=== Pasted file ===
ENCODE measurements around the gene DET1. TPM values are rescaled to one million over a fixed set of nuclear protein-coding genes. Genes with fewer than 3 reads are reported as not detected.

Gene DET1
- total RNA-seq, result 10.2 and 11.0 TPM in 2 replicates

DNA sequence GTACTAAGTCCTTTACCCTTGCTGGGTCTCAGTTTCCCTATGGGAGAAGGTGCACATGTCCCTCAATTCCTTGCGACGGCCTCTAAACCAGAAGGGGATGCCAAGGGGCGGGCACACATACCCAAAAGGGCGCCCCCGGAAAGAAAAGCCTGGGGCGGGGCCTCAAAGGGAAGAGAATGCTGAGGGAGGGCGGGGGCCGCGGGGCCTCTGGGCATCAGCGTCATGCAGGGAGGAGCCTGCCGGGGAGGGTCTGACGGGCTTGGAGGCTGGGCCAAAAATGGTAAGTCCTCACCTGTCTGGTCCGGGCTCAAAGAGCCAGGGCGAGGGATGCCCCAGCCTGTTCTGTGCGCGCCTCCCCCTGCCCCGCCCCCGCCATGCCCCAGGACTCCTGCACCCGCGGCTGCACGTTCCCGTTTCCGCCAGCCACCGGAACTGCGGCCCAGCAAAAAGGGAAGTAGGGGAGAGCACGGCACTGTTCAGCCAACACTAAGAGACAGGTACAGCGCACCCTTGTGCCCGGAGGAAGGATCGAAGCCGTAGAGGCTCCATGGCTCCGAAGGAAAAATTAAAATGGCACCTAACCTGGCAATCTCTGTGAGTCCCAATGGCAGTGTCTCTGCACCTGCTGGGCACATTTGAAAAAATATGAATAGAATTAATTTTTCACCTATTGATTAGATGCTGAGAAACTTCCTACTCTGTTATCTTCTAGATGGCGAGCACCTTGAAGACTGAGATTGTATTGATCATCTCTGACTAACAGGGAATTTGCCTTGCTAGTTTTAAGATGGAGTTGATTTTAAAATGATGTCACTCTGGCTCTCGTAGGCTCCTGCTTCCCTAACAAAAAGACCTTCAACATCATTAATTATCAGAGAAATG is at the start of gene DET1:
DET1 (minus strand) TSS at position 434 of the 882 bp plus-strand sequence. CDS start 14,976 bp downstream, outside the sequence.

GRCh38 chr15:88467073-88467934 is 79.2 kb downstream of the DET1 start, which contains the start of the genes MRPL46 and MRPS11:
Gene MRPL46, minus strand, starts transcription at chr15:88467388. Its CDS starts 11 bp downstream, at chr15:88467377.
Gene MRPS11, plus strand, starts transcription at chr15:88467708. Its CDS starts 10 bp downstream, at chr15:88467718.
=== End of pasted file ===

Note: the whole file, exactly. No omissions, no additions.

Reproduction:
ENCODE measurements around the gene DET1. TPM values are rescaled to one million over a fixed set of nuclear protein-coding genes. Genes with fewer than 3 reads are reported as not detected.

Gene DET1
- total RNA-seq, result 10.2 and 11.0 TPM in 2 replicates

DNA sequence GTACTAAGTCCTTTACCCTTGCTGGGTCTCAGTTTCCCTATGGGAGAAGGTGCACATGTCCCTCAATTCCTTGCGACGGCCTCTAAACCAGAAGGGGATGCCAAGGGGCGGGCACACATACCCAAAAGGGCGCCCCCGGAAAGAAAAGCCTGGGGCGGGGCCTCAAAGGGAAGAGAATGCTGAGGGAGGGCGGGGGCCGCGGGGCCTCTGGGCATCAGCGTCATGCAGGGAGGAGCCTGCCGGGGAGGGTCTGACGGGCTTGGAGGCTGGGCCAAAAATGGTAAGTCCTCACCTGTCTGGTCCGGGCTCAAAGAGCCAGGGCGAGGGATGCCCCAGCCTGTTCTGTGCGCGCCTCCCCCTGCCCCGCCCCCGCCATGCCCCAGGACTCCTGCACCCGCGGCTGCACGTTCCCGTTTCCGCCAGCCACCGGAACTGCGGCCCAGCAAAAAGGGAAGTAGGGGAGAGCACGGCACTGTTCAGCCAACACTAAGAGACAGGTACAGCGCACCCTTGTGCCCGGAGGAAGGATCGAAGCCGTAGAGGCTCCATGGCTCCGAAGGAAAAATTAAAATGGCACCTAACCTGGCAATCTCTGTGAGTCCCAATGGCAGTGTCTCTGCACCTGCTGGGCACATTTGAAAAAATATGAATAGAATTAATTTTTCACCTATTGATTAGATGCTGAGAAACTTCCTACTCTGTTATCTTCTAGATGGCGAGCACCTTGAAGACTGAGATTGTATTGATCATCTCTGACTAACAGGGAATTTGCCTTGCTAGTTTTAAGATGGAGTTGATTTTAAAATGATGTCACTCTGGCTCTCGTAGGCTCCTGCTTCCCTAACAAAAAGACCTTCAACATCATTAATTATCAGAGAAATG is at the start of gene DET1:
DET1 (minus strand) TSS at position 434 of the 882 bp plus-strand sequence. CDS start 14,976 bp downstream, outside the sequence.

GRCh38 chr15:88467073-88467934 is 79.2 kb downstream of the DET1 start, which contains the start of the genes MRPL46 and MRPS11:
Gene MRPL46, minus strand, starts transcription at chr15:88467388. Its CDS starts 11 bp downstream, at chr15:88467377.
Gene MRPS11, plus strand, starts transcription at chr15:88467708. Its CDS starts 10 bp downstream, at chr15:88467718.